Understanding Employee Classifications III: Relationship

The laws governing employment status are changing, as more American workers take up independent contracting as a side hustle or survive the downturn in the economy. Employers who accidentally or deliberately misclassify their workers as independent contractors but who meet all the criteria the IRS sets for full-time employees are likely to be on the hot seat.   

The courts and Department of Labor rely on the IRS 20-Factor Test, a series of questions within three employment designations (Behavioral Control, Financial Control, and Relationship Factors) to determine whether a worker is an independent contractor or employee.   

Just because the employer signs a worker up as a 1099 contractor doesn’t mean the employer isn’t breaking these rules. If you’re sued, the courts look at several factors, with the IRS rules as the baseline, to determine if you broke the law.  

Today, the legal test for whether your workers are independent contractors or employees rests with the IRS, who has classified work status into three categories. This blog is the third in the series covering these important IRS designations. Our last blog explained the IRS Behavioral Control Category. This final blog in the series will discuss Relationship Factors as defined by the IRS.  

Employee or Independent Contractor?   

IRS 20-Factor Test: Relationship Factors  

Employees receive more rights and benefits than independent contractors. Most independent contractors say these are rights that are worth fighting for, including workers’ compensation for on-the-job-injuries, unemployment, health insurance, vacation, and more. For employers to stay legal, they must carefully review IRS rules governing how the worker and the company perceive their relationship. The IRS has several key guidelines to consider:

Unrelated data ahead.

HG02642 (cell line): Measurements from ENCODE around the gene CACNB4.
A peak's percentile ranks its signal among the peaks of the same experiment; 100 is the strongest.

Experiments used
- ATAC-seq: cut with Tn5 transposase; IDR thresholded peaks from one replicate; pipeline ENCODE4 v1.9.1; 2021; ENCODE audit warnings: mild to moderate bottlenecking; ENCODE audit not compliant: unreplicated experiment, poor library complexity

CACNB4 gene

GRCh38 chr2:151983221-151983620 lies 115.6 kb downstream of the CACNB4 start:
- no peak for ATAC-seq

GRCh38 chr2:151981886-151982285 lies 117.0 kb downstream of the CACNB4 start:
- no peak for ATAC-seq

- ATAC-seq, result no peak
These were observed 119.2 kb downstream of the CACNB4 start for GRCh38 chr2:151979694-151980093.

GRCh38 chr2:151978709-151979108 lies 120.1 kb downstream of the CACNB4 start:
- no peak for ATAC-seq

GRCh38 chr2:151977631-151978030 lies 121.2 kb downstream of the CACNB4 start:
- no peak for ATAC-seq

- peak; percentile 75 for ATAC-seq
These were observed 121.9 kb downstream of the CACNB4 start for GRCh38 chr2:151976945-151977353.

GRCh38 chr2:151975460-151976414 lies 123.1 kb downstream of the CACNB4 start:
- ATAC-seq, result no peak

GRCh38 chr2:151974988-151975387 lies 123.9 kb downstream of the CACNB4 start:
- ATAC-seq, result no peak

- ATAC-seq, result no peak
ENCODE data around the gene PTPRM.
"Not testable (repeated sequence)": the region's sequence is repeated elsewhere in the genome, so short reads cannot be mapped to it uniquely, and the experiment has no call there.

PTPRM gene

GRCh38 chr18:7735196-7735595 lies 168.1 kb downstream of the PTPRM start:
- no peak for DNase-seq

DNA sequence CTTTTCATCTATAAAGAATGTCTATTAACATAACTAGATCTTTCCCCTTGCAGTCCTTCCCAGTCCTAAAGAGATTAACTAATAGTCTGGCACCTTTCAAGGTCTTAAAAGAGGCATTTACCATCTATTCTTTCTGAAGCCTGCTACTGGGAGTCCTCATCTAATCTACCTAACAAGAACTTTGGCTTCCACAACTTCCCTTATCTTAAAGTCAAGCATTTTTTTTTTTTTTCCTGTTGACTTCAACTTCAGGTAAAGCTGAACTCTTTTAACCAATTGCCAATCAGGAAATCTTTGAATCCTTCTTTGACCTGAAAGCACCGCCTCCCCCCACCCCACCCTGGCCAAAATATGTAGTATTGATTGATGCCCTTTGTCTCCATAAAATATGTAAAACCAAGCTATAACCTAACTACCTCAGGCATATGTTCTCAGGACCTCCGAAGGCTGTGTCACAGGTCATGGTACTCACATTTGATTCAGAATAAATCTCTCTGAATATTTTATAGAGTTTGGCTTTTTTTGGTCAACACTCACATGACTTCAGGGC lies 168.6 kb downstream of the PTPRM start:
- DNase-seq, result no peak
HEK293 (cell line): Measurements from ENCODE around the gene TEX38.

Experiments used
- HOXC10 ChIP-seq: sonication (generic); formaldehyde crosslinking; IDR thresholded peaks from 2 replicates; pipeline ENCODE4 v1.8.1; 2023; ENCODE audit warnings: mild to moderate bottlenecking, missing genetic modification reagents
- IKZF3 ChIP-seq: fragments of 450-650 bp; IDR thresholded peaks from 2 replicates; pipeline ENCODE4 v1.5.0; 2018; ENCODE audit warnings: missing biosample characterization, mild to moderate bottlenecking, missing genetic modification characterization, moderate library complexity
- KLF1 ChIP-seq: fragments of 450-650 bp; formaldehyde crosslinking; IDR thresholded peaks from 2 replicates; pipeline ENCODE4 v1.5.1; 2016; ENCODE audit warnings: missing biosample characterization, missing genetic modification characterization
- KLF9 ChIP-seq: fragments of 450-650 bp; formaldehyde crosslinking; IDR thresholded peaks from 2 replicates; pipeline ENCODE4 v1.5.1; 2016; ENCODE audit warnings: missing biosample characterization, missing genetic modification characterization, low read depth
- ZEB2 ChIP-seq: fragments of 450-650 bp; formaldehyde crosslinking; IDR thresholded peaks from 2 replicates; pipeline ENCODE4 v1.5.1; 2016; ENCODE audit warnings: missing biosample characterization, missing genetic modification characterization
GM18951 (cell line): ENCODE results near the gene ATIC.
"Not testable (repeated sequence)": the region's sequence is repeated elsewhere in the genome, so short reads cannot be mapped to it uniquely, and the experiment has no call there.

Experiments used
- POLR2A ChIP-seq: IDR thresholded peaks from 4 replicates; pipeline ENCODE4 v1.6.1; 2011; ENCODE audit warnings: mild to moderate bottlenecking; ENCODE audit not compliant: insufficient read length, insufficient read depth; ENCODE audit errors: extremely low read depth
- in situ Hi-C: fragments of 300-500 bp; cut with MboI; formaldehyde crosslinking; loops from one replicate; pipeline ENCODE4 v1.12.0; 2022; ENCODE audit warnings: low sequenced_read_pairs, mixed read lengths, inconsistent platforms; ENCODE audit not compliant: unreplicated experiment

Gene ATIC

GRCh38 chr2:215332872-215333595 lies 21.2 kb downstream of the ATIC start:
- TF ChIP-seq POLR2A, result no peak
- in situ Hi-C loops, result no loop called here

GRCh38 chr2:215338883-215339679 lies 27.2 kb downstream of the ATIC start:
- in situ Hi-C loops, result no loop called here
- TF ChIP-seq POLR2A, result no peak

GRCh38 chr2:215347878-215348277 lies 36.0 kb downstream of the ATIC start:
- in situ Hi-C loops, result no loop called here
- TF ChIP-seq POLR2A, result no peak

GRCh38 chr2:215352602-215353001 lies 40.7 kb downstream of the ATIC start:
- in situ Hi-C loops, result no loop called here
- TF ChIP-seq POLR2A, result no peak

• Written contracts don’t necessarily spell out whether the worker is independent or an employee. If the worker performs services that are essential to the business, instead of being an add-on service, they may be considered an employee under IRS rules.  
  • The IRS says, while businesses don’t generally offer employee benefits to independent contractors, it doesn’t mean that they can’t. According to the IRS, the lack of insurance, pension, sick days, and health insurance doesn’t mean the worker is an independent contractor.  
  • The issue is really how permanent is the relationship. If the company hires the worker assuming that they will stay forever instead of for a project, this could be ruled in favor of an employer/employee relationship.  
  • However, if the worker performs the service for multiple unrelated companies, this is a signal that they are an independent contractor. If the worker puts out a shingle to other businesses letting them know they can perform the service for them, they are an independent contractor.  
  • Too, if the worker can quit without breaching a contract or if the employer hires them “at-will,” the worker could be considered an employee. An independent contractor is more likely to spell out the terms of the contract, terms, and the deliverables.  

It’s essential to recognize that the IRS takes all three categories into account along with the 20-or so categories within the designation. As the rules that govern our workforce grow more complex, aren’t you glad you have a partner like FoxHire to help you with your workforce? Talk to our team to find out how we can help.